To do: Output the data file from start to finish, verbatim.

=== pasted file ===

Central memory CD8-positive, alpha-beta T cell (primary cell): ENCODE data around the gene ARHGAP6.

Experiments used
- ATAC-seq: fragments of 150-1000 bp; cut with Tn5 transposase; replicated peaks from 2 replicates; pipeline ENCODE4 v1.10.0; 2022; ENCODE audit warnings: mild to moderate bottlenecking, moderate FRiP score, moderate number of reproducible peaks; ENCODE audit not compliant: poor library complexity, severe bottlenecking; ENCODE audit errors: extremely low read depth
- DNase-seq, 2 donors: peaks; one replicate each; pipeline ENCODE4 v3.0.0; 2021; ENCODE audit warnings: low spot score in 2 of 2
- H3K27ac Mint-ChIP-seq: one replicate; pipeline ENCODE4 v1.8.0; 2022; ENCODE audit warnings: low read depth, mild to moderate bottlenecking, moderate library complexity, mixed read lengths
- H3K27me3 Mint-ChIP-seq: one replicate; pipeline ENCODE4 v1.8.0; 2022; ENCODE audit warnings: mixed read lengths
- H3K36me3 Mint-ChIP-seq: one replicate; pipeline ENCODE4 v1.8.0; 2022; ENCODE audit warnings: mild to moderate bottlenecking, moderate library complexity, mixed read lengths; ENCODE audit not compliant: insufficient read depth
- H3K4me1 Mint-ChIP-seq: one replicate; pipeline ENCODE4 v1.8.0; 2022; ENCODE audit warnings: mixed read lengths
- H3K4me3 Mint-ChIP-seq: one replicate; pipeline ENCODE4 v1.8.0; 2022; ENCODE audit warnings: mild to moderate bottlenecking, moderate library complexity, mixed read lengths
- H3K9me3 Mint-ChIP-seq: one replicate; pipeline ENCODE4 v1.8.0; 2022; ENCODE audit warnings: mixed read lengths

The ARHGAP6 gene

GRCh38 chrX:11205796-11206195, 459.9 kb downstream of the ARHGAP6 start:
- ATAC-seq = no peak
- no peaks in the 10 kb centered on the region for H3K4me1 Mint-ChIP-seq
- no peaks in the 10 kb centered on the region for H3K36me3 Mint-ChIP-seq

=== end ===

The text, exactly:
Central memory CD8-positive, alpha-beta T cell (primary cell): ENCODE data around the gene ARHGAP6.

Experiments used
- ATAC-seq: fragments of 150-1000 bp; cut with Tn5 transposase; replicated peaks from 2 replicates; pipeline ENCODE4 v1.10.0; 2022; ENCODE audit warnings: mild to moderate bottlenecking, moderate FRiP score, moderate number of reproducible peaks; ENCODE audit not compliant: poor library complexity, severe bottlenecking; ENCODE audit errors: extremely low read depth
- DNase-seq, 2 donors: peaks; one replicate each; pipeline ENCODE4 v3.0.0; 2021; ENCODE audit warnings: low spot score in 2 of 2
- H3K27ac Mint-ChIP-seq: one replicate; pipeline ENCODE4 v1.8.0; 2022; ENCODE audit warnings: low read depth, mild to moderate bottlenecking, moderate library complexity, mixed read lengths
- H3K27me3 Mint-ChIP-seq: one replicate; pipeline ENCODE4 v1.8.0; 2022; ENCODE audit warnings: mixed read lengths
- H3K36me3 Mint-ChIP-seq: one replicate; pipeline ENCODE4 v1.8.0; 2022; ENCODE audit warnings: mild to moderate bottlenecking, moderate library complexity, mixed read lengths; ENCODE audit not compliant: insufficient read depth
- H3K4me1 Mint-ChIP-seq: one replicate; pipeline ENCODE4 v1.8.0; 2022; ENCODE audit warnings: mixed read lengths
- H3K4me3 Mint-ChIP-seq: one replicate; pipeline ENCODE4 v1.8.0; 2022; ENCODE audit warnings: mild to moderate bottlenecking, moderate library complexity, mixed read lengths
- H3K9me3 Mint-ChIP-seq: one replicate; pipeline ENCODE4 v1.8.0; 2022; ENCODE audit warnings: mixed read lengths

The ARHGAP6 gene

GRCh38 chrX:11205796-11206195, 459.9 kb downstream of the ARHGAP6 start:
- ATAC-seq = no peak
- no peaks in the 10 kb centered on the region for H3K4me1 Mint-ChIP-seq
- no peaks in the 10 kb centered on the region for H3K36me3 Mint-ChIP-seq